The European thermoplastic composites market had a total volume of 1,586 kilotonnes in 2022, compared with 1,660 kilotonnes in the previous year (source: AMAC). Nevertheless, the decline was smaller than for thermoset systems. The share of these systems in the overall European market rose from 57% in 2021 to 58.2% in 2022. The largest material group within thermoplastic composites and also in the market as a whole was short fibre-reinforced plastics.
The main area of application for thermoplastic composites was the transport sector, which accounted for over two thirds of the market. This segment was dominated by cars and commercial vehicles. Together with applications in the electrical and electronics sector, the 2022 market share was 90%. Since the beginning of the survey in 2011 and despite the many challenges, the overall market segment grew by more than 30%. What is striking in this context is the strong increase within this market segment despite a sharp decline in car registrations. In many cases, production and thus sales of volume models were cut back in favour of high-margin models with higher prices. A similar picture emerged for commercial vehicles in 2022.
The strong increase in thermoplastic composites over the past few years and their relatively small decline in 2022 can therefore only be explained by an increased use of composites in this segment. In addition to making changes to designs and converting components and component groups, another option is to substitute more existing materials with composites.
Development tendencies of processes/parts
When looking at the quantitative developments of the main processes and parts of composite production, the individual segments cannot always be distinguished very consistently or clearly. The material properties of short fibre-reinforced materials sometimes differ significantly from long and continuous fibre-reinforced systems. The glass fibres within the material are usually less than 2 mm in length. Yet they do increase the level of properties compared with non-reinforced materials. Generally speaking, materials are distinguished with regard to their basic and, in some cases, clearly different mechanical properties. The CRP figures are also included here.
The largest single segment since 2014 has been non-crimp fabrics (NCF). 2022, however, was the first time that SMC and BMC materials were the largest material group, many of which were used in large series applications. The third place was occupied by open mould processes, which are often applied in highly manual contexts. In terms of volume, the other processes mentioned here were on a very similar level. In particular, we can see above-average growth in CRP – at a lower absolute level – especially in the year under review.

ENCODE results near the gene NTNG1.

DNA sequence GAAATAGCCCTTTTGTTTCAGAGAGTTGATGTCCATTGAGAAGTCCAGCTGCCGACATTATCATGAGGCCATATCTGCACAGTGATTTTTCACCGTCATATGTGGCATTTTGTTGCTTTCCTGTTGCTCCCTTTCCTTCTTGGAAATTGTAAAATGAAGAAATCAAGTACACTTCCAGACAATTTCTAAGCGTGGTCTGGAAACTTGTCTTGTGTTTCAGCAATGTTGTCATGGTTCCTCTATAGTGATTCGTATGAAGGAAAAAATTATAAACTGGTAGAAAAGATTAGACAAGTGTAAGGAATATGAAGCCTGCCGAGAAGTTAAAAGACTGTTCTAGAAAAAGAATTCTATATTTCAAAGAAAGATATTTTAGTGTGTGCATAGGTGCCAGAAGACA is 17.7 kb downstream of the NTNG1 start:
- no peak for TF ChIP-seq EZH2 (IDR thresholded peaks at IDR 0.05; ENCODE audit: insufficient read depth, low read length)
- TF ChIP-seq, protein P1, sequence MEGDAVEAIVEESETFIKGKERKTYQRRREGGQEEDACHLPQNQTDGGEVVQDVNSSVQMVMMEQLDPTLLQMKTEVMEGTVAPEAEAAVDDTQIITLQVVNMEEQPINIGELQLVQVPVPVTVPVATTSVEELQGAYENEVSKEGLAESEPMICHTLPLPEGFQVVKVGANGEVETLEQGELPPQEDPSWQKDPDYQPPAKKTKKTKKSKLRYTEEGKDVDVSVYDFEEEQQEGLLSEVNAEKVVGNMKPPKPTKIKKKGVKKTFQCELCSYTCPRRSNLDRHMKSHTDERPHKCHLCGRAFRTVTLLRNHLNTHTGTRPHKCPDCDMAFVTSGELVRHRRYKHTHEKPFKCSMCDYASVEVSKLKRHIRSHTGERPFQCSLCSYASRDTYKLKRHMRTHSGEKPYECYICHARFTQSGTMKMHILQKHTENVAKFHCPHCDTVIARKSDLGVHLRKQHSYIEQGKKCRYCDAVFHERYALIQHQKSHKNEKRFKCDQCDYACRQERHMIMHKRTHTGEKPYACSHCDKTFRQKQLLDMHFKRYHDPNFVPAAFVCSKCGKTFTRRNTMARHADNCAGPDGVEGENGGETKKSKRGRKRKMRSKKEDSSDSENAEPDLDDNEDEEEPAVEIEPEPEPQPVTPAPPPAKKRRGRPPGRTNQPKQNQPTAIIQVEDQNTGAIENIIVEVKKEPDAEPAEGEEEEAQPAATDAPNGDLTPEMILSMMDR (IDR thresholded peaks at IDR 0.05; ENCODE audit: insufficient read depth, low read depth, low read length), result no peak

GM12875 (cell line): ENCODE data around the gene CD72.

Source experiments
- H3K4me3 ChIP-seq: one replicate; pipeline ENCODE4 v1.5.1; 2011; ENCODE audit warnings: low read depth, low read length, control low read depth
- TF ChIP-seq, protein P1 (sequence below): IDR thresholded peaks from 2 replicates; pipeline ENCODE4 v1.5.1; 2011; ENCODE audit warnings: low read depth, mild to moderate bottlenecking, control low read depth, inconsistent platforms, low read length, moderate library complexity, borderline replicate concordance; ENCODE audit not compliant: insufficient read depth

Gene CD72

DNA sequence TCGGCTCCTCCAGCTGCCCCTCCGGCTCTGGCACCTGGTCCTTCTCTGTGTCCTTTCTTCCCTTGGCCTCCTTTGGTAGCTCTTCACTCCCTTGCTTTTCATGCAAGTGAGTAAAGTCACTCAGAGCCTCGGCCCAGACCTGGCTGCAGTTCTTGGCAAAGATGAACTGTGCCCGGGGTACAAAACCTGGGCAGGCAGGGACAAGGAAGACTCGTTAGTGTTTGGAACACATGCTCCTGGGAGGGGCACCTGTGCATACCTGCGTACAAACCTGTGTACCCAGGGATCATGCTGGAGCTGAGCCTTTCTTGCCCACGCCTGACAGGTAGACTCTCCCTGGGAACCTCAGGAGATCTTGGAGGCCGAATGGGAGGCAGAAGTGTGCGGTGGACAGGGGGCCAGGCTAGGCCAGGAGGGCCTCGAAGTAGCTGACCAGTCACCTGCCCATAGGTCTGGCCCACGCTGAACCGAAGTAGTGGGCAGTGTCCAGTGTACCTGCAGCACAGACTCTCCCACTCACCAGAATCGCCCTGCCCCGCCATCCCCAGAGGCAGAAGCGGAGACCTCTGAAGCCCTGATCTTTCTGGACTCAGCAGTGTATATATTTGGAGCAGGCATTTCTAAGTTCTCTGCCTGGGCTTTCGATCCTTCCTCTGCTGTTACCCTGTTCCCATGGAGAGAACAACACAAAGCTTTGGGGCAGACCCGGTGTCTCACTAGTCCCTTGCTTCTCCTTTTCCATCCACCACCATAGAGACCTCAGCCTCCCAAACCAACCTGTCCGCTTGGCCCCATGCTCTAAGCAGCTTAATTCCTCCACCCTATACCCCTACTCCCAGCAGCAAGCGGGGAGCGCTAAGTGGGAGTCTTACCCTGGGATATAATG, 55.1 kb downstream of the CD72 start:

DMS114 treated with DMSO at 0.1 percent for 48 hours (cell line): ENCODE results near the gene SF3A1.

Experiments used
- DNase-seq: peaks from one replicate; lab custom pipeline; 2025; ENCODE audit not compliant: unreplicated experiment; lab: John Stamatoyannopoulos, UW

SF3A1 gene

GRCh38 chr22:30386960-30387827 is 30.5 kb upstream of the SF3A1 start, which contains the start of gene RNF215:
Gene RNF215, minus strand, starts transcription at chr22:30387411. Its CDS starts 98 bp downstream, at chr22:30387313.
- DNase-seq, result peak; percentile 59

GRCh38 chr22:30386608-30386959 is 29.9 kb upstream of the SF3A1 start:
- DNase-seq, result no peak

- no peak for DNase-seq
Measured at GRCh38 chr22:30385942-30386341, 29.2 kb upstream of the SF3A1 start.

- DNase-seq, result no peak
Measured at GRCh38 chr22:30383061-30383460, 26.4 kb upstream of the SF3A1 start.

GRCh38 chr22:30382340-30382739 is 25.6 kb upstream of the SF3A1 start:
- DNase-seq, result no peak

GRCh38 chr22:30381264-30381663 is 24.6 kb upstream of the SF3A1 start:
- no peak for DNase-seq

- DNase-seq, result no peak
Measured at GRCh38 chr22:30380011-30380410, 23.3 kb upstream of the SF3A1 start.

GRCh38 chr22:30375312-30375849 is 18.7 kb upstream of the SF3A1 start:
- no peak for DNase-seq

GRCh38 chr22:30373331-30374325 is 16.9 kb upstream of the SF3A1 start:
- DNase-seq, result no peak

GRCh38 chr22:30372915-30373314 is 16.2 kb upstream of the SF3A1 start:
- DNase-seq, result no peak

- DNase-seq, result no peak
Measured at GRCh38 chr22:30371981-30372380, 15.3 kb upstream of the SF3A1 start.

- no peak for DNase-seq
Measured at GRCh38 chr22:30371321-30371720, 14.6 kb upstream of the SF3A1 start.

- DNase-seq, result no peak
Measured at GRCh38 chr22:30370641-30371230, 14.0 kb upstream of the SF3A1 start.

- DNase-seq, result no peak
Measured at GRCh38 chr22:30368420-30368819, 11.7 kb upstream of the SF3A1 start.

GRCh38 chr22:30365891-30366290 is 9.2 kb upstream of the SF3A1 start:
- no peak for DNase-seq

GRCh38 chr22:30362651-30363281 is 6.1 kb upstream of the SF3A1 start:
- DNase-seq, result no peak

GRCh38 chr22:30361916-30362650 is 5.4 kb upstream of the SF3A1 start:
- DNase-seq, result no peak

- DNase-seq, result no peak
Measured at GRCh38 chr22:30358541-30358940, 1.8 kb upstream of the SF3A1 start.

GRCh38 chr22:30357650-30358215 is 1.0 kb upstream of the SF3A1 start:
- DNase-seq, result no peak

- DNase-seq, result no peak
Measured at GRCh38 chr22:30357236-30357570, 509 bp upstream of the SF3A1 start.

Regional market developments
The underlying data covers all long and continuous fibre-reinforced thermoset materials. Thermoplastics are not included in the regional analysis, as there is currently no regional breakdown of these quantities of materials. The percentage distribution by regional core areas has hardly changed at all between 2021 and 2022. The German thermoset market reached a volume of 222 kt in 2022. As in previous surveys, Germany was the largest market in the regions covered, representing 19.5% of the total.
Second place was taken by the Eastern European countries with a market share of 18.8% and a volume of 214 kt. Spain and Portugal formed the third largest group, with a processing volume of 166 kt and a market share of 14.6%. Italy followed closely behind Spain and Portugal, with a market share of 14.2% and a composites processing volume of 162 kt. Taken together, the four regions represented two thirds of the European composites market. The second biggest processing region within Europe was the UK and Ireland with a market share of 13.2% and a volume of 150 kt. France was a long way behind, with a market share of 10.4% and a production volume of 118 kt.
In addition to this purely volume-based perspective, it must always be borne in mind that nearly all regions had very different areas of emphasis in their composites industries. As a result, each country or region was often affected by macro-economic developments in a completely different way. A pan-European view can therefore only ever provide a rough indication of the development.
Other composite materials: CRP and NFRP
In addition to the material groups discussed so far, carbon fibre-reinforced plastics (CRP) and natural fibre-reinforced plastics (NRP) are the most important ones in terms of volume. The CRP market volume developed highly dynamically in 2022, achieving 9.6% growth compared with 2021. The overall volume in Europe rose to 57,000 tonnes.
No new information is currently available for NRP.